10. Shearman, P. L., Ash, J., Mackey, B., Bryan, J. E. & Lokes, B. Forest conversion and degradation in Papua New Guinea 1972–2002. Biotropica 41, 379390 (2009)
  11. Michael E, H. An assessment of the status of the coral reefs of Papua New Guinea. Mar. Poll. Bull. 29, 6973 (1994)
  12. Koh, L. P. & Wilcove, D. S. Cashing in palm oil for conservation. Nature 448, 993994 (2007)
  13. Giles, B. G., Ky, T. S., Hoang, H. & Vincent, A. C. J. in Topics in Biodiversity and Conservation Vol. 3 (eds Hawksworth, D. L. & Bull, A. T.) 157173 (Springer Netherlands, 2006)
  14. Lenzen, M., Murray, J., Sack, F. & Wiedmann, T. Shared producer and consumer responsibility – theory and practice. Ecol. Econ. 61, 2742 (2007)
  15. Peters, G. P., Minx, J. C., Weber, C. L. & Edenhofer, O. Growth in emission transfers via international trade from 1990 to 2008. Proc. Natl Acad. Sci. USA (2011)
  16. Edwards, D. P., Fisher, B. & Wilcove, D. S. High conservation value or high confusion value? Sustainable agriculture and biodiversity conservation in the tropics. Conserv. Lett. 5, 2027 (2012)
  17. Convention on International Trade in Endangered Species of Wild Fauna and Flora. http://www.cites.org (1979)
  18. Villasante, S., Rodríguez, D., Antelo, M., Quaas, M. & Österblom, H. The Global Seafood Market Performance Index: a theoretical proposal and potential empirical applications. Mar. Policy 36, 142152 (2012)
  19. Rotherham, T. Forest management certification around the world — progress and problems. For. Chron. 87, 603611 (2011)
  20. Parsons, E. C. M. & Cornick, L. A. Sweeping scientific data under a polar bear skin rug: The IUCN and the proposed listing of polar bears under CITES Appendix I. Mar. Policy 35, 729731 (2011)
  21. Huang, A. Y., Lenzen, M., Weber, C., Murray, J. & Matthews, H. S. The role of input-output analysis for the screening of corporate carbon footprints. Econ. Syst. Res. 21, 217242 (2009)
  22. Blackman, A. & Rivera, J. Producer-level benefits of sustainability certification. Conserv. Biol. 26, 11761185 (2011)
  23. Pacala, S. & Socolow, R. Stabilization wedges: Solving the climate problem for the next 50 years with current technologies. Science 305, 968972 (2004)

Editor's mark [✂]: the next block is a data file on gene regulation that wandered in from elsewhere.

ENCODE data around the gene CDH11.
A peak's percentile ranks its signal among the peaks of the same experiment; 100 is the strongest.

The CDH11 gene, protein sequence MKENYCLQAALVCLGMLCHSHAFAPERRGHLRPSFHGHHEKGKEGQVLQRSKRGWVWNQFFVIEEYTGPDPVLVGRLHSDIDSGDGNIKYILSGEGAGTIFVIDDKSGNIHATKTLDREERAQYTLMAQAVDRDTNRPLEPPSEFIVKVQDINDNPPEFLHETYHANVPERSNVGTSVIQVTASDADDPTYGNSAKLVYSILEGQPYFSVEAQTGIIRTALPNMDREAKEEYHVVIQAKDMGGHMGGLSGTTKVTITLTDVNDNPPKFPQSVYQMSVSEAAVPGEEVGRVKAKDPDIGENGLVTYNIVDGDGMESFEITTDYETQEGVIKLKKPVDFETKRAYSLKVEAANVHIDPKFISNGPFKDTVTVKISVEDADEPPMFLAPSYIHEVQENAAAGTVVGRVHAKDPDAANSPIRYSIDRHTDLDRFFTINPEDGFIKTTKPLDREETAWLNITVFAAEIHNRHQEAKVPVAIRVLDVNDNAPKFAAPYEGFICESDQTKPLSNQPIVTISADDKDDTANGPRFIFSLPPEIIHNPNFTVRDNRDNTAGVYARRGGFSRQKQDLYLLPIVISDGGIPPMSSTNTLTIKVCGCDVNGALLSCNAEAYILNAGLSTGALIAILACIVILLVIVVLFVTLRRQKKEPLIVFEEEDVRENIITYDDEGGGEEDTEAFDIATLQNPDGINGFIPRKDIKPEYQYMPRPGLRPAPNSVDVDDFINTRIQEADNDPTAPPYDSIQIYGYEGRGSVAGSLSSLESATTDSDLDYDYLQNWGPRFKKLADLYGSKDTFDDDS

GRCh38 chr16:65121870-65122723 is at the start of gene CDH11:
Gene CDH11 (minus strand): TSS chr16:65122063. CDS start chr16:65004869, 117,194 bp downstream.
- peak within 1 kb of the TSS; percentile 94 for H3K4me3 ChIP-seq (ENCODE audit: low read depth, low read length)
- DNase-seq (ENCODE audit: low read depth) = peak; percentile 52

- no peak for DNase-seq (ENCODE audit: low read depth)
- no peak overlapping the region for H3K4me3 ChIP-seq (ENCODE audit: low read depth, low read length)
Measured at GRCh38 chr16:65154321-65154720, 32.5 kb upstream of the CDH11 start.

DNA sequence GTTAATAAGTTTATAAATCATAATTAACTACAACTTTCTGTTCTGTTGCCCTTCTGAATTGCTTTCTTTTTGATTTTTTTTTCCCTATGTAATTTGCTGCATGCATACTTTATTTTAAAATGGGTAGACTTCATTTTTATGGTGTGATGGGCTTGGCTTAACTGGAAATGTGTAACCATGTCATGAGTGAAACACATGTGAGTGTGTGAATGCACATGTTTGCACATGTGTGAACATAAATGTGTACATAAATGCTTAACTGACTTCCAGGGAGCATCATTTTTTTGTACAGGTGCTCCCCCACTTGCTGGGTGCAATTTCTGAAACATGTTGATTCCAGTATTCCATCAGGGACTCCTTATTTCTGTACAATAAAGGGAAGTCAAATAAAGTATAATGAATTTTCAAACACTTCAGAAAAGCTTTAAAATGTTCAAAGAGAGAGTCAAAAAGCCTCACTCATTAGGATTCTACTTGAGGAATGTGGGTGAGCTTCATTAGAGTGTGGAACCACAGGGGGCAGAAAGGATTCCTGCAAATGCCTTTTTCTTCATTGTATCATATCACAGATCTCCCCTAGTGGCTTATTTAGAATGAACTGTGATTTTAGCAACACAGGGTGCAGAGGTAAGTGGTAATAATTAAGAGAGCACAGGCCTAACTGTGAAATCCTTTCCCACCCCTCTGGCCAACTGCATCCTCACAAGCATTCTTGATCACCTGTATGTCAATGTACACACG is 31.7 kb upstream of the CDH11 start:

24. Ehrlich, P. R. & Pringle, R. M. Where does biodiversity go from here? A grim business-as-usual forecast and a hopeful portfolio of partial solutions. Proc. Natl Acad. Sci. USA 105, 1157911586 (2008)
  25. World Trade Organization. WTO Rules and Environmental Policies: GATT Exceptions. http://www.wto.org/english/tratop_e/envir_e/envt_rules_exceptions_e.htm (2012)
  26. International Union for Conservation of Nature. The IUCN Red List of Threatened Species. Version 2011.2. http://www.iucnredlist.org (2011)
  27. BirdLife International. Threatened Birds of the World. http://www.birdlife.org (2011)
  28. Lenzen, M., Kanemoto, K., Moran, D. & Geschke, A. The Eora Global Multi-Region Input-Output Tables. ISA, Univ. Sydney, Australia http://www.worldmrio.com (2011)
  29. Leontief, W. & Ford, D. Environmental repercussions and the economic structure: an input-output approach. Rev. Econ. Stat. 52, 262271 (1970)

Download references

Author information

Affiliations

  1. ISA, School of Physics A28, The University of Sydney, New South Wales 2006, Australia

    • M. Lenzen,
    • D. Moran,
    • K. Kanemoto,
    • B. Foran,
    • L. Lobefaro &
    • A. Geschke
  2. Graduate School of Environmental Studies, Tohoku University, Sendai 980-8579, Japan

    • K. Kanemoto
  3. Institute of Land Water and Society, Charles Sturt University, Albury, New South Wales 2640, Australia

    • B. Foran
  4. Department of Business and Law Studies, I Faculty of Economics, University of Bari Aldo Moro, 70124 Bari, Italy

    • L. Lobefaro

Contributions

M.L. and D.M. conducted the analysis and prepared the figures. M.L., D.M. and B.F. wrote the paper. K.K., L.L. and A.G. prepared the data.

Competing financial interests

The authors declare no competing financial interests.

Corresponding author

Correspondence to:

Author details

Supplementary information

PDF files

  1. Supplementary Information (1.3M)

    This file contains Supplementary Text and Data, Supplementary Figures, Supplementary Tables and Supplementary References – see contents for details.

Excel files

  1. Supplementary Data (350K)

    This file contains Supplementary Data.

Additional data